The TTI digital justice platform includes two cloud-based applications: the Solution Explorer and the Dispute Resolution Suite (DRS). These applications work in tandem to deliver a fully-featured, end-to-end digital justice case management system. By focusing on three key layers—business transformation, user experience and technology transformation—the Solution Explorer and DRS are delivering multi-channel access to justice that’s easier, faster, fairer and more affordable for all British Columbians.
The Solution Explorer and DRS are built on Salesforce’s platform-as-a-service (PaaS) architecture. They include a combination of native functionalities configured to meet the needs of citizens, as well as custom features to address specific business requirements, integrate with existing government systems and ensure a world-class user experience. They were developed with a heavy focus on reusability, flexibility and extensibility to meet the needs of organizations across the justice sector.
The Solution Explorer is an “expert system” that provides free information to citizens with a legal issue to support early resolution. It’s anonymous and available 24/7, and offers tailored, easy-to-read contextual information about a citizen’s issue through interactive questions and answers. It also provides tools, templates and resources to inform citizens about their options and help them initiate a case with a tribunal, if needed.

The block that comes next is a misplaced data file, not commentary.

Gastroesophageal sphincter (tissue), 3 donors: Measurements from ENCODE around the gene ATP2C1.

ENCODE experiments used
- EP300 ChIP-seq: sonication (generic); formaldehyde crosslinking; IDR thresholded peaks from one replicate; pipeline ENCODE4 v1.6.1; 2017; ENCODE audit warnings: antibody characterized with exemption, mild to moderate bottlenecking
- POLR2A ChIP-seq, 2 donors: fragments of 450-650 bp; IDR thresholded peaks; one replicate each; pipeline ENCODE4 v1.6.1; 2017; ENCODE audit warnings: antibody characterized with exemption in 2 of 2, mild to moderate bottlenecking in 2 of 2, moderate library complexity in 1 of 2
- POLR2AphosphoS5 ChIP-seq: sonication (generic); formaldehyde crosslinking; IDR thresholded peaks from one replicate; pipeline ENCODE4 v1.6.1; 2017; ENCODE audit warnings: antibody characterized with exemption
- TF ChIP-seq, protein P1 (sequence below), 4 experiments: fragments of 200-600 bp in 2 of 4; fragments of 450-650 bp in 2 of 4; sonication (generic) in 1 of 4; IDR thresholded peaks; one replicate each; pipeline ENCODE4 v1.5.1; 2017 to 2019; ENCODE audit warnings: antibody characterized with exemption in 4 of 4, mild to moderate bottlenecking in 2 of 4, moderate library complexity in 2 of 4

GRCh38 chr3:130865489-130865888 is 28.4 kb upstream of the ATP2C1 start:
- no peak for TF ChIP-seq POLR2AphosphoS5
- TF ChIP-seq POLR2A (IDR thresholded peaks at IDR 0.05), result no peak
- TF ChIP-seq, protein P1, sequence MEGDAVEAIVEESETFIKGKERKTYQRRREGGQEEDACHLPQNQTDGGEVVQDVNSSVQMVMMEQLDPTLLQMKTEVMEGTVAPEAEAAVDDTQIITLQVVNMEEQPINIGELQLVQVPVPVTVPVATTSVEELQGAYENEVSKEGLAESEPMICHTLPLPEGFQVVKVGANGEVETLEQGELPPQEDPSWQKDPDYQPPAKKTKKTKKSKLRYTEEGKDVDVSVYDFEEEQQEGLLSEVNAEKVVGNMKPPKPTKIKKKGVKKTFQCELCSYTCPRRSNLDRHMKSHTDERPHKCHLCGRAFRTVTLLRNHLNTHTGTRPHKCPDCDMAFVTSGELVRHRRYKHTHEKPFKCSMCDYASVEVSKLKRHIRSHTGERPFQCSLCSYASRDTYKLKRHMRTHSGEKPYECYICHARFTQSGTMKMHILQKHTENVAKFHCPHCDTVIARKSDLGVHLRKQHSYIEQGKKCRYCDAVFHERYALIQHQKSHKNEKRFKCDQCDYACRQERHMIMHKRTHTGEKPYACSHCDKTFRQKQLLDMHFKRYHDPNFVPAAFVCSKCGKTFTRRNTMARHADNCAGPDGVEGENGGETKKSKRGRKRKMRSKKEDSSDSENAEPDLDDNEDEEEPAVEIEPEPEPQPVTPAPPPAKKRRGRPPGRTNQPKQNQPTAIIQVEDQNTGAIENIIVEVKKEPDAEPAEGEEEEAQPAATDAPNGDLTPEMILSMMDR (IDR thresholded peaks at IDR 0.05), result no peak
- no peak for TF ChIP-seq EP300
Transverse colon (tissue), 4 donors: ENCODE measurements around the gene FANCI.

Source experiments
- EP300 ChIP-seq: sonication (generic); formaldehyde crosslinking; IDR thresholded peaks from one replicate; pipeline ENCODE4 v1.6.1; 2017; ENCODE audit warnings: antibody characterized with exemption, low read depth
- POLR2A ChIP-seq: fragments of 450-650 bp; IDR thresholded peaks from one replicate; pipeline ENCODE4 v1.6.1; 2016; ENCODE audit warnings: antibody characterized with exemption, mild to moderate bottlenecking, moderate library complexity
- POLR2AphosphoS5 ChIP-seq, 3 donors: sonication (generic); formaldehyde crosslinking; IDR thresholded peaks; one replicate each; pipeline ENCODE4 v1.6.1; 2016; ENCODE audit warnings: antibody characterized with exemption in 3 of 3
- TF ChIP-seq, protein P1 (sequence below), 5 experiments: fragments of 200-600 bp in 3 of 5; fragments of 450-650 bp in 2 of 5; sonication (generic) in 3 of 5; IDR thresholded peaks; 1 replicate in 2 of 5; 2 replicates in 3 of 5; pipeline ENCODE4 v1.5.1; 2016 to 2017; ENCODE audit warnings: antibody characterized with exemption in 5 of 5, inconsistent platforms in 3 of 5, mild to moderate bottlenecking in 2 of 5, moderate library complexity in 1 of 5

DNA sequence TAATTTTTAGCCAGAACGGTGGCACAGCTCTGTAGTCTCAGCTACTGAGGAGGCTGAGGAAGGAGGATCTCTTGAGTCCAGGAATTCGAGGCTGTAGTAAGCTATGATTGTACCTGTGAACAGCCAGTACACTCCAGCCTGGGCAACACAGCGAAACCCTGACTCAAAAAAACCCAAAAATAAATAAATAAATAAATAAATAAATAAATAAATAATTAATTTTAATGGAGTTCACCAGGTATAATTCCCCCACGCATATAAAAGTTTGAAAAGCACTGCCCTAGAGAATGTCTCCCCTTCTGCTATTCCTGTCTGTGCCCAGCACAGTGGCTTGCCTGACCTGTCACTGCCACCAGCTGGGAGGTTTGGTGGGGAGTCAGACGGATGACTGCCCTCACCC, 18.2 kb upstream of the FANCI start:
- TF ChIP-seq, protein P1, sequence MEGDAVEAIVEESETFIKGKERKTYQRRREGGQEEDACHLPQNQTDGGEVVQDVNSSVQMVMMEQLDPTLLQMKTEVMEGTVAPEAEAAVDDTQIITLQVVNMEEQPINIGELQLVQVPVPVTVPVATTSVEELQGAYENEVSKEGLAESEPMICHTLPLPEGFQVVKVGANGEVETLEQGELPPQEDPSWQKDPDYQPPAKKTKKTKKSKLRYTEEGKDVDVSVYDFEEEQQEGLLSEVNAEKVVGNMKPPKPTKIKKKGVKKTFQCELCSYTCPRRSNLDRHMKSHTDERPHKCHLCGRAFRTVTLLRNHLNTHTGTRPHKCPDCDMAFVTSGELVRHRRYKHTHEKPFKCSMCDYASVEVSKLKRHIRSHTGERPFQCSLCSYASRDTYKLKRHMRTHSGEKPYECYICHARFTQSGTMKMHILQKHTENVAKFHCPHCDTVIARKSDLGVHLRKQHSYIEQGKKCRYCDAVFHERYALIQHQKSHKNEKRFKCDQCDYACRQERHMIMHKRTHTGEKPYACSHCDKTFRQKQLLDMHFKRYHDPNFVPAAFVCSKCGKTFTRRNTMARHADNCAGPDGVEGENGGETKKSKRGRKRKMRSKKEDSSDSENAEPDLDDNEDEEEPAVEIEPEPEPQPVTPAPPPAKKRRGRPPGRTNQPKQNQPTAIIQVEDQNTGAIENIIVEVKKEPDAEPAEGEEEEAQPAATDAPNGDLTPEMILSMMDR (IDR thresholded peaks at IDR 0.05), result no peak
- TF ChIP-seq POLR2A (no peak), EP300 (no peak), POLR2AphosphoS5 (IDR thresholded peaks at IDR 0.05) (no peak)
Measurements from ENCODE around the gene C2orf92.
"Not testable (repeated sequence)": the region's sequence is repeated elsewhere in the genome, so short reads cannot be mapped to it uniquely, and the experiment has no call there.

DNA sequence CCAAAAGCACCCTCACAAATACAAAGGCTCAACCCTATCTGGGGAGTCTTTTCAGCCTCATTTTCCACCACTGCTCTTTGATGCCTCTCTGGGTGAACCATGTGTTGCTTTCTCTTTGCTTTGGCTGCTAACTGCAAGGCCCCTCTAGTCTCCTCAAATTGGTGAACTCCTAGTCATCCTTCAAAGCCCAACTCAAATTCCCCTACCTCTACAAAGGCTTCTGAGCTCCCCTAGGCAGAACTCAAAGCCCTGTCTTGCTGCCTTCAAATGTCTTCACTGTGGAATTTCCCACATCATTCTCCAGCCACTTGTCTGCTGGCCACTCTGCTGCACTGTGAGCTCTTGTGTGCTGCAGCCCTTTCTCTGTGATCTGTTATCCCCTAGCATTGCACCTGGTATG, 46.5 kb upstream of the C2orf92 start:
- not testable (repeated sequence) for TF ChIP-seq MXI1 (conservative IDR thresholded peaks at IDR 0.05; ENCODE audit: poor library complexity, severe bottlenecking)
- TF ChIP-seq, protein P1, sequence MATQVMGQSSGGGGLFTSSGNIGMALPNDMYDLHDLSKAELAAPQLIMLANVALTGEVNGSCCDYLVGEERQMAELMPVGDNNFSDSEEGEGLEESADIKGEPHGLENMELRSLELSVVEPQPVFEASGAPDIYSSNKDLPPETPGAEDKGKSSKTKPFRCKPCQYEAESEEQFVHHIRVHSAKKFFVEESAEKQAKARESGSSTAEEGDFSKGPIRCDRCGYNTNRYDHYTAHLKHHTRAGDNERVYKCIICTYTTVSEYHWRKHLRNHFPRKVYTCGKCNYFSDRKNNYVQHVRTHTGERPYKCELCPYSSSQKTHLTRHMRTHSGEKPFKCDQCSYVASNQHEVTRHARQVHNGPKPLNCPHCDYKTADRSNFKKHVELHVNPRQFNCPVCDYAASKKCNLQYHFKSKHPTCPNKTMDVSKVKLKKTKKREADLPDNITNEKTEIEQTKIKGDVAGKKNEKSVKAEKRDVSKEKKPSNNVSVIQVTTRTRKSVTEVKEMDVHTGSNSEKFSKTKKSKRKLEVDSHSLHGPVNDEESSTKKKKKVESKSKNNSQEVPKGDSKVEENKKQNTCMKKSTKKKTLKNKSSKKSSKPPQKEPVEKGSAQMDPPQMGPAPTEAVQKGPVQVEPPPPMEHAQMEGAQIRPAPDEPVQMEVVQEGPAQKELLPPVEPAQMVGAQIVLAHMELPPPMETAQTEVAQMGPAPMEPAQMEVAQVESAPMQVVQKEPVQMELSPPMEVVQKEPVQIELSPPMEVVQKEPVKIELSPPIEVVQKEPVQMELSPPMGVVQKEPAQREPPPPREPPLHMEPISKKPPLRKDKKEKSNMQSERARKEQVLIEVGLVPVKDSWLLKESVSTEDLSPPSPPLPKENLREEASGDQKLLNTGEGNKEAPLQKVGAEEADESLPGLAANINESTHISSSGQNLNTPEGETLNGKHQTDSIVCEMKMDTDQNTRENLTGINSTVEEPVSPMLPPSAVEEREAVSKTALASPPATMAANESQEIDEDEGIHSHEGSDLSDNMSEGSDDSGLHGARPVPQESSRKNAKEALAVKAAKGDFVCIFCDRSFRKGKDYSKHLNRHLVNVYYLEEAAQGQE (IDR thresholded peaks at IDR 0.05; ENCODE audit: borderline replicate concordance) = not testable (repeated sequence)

The DRS is a fully-featured, end-to-end digital justice case management system that integrates with the Solution Explorer and other government systems (e.g. BC Express Pay) to help citizens seamlessly resolve their issue—be it a dispute, complaint, appeal, reconsideration, certification or other type of case. It offers a world-class user experience and options for early dispute resolution at all stages of the justice life cycle, including online submission, case management, mediation, negotiation, hearing and adjudication.
Together, the Solution Explorer and DRS enable transition away from paper-based processes, in-person activities and manual workflows. They also provide alternate dispute resolution options for self resolution, assisted resolution and adjudicated resolution as well as address several barriers to justice, including disparate and siloed systems, high legal fees, geographical challenges for citizens outside major cities and lengthy, complicated processes.